In its 13th year, TechFest, is an annual event that brings together for a couple of days, our researchers with people from our various business divisions. It’s one of the processes we use at Microsoft to foster connection between research and product development. Our European research labs have a strong presence with many great projects.
The event is now in full swing. Not all demos are public of course, but below is a small selection of those which are, and you can find more here. I’ve grouped them in two fundamental technology trends that we believe will drive a shift from a world of information technology to a world of “intelligent technology”.
Arrival of Big Data
The massive explosion of data from machines, sensors and people—along with the broad availability of affordable cloud services at scale—are bringing us powerful new tools that turn data into insight. Advanced analytics and interactive data visualization are enabling even non-experts to turn data into knowledge. Data is becoming the lifeblood of a variety of new applications and services that will become critical to business, work, and home life. With a robust cloud infrastructure and big data, we can tackle problems at a global scale—from climate to business logistics.Drew Purves of our Cambridge, UK, laboratory shows how we could make it dramatically easier for people to go from big data to models to predictions about things that really matter, giving them the ability to make better decisions. As an example he uses the yield of wheat as a function of the climate.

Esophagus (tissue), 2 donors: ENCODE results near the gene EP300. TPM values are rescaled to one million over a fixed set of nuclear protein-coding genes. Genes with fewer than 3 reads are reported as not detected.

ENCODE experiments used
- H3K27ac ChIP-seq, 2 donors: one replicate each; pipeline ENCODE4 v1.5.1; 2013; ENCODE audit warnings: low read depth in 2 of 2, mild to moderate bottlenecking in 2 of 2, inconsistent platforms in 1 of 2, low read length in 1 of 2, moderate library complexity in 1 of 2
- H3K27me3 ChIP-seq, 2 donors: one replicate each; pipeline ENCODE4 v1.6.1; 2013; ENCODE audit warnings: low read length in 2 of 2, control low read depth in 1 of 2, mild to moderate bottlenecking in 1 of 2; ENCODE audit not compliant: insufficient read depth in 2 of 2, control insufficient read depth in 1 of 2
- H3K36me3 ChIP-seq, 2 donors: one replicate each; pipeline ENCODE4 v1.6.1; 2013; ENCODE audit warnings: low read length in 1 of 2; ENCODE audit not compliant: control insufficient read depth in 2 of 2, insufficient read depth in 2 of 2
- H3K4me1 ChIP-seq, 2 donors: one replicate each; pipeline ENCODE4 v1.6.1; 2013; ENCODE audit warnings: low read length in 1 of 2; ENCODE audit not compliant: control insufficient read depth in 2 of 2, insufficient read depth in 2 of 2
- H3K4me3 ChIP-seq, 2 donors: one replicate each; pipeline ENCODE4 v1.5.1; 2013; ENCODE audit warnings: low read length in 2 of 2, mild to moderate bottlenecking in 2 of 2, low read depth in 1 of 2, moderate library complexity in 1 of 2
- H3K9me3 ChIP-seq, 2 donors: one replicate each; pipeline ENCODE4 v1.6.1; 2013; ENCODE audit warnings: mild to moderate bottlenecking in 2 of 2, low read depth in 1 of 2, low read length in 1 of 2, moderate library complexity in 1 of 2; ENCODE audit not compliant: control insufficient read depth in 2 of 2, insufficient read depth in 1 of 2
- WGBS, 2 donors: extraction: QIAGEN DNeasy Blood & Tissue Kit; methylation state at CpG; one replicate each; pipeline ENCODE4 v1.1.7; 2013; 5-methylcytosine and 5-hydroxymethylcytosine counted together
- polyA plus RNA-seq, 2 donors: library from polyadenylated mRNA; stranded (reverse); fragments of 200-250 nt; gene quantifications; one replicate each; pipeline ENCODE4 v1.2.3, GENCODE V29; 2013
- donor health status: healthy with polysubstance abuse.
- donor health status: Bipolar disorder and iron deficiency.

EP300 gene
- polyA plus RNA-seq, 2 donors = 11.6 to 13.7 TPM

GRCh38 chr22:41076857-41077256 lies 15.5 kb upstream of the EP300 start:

François Dumas of our Advanced Technology Laboratory in Aachen, Germany, looks at processing of data in real time and shows how this could be applied in a manufacturing environment to help detect defects in products.
Lucas Bordeaux of our Cambridge, UK, laboratory presented how some machine-learning tools can be seamlessly integrated into Microsoft Excel for the benefit of non-expert users. The tools can infer the values of missing cells, detect outliers, and enable users to analyse data tables more productively.
More Human Natural Interfaces (NUI)
We can now use speech, gesture, and touch to interact with computing systems, and they are able to get a better understanding of what we are doing and what we need or want. This is possible thanks not only to new types of sensors and greater computing power, but also to big data and machine learning. Using a computer will be like working with a trusted specialist at your side who anticipates your needs and provides helpful guidance.
Bongshin Lee of our Beijing research laboratory demonstrated new and more natural ways to access information that help people effectively explore and present their data. It is an interactive whiteboard system for storytelling with data by using real-time sketching. Creating personalized, expressive data charts becomes quick and easy. The presenter simply sketches an example, and SketchInsight automatically completes the chart by synthesizing from example sketches. This demo was already picked up by the BBC.
Michel Pahud looked at how we could interact with large office displays. One way, he suggests, could be to have interaction menus appear next to a pen-holding hand. Another option is to use a mobile phone to navigate through and select the options we want to use.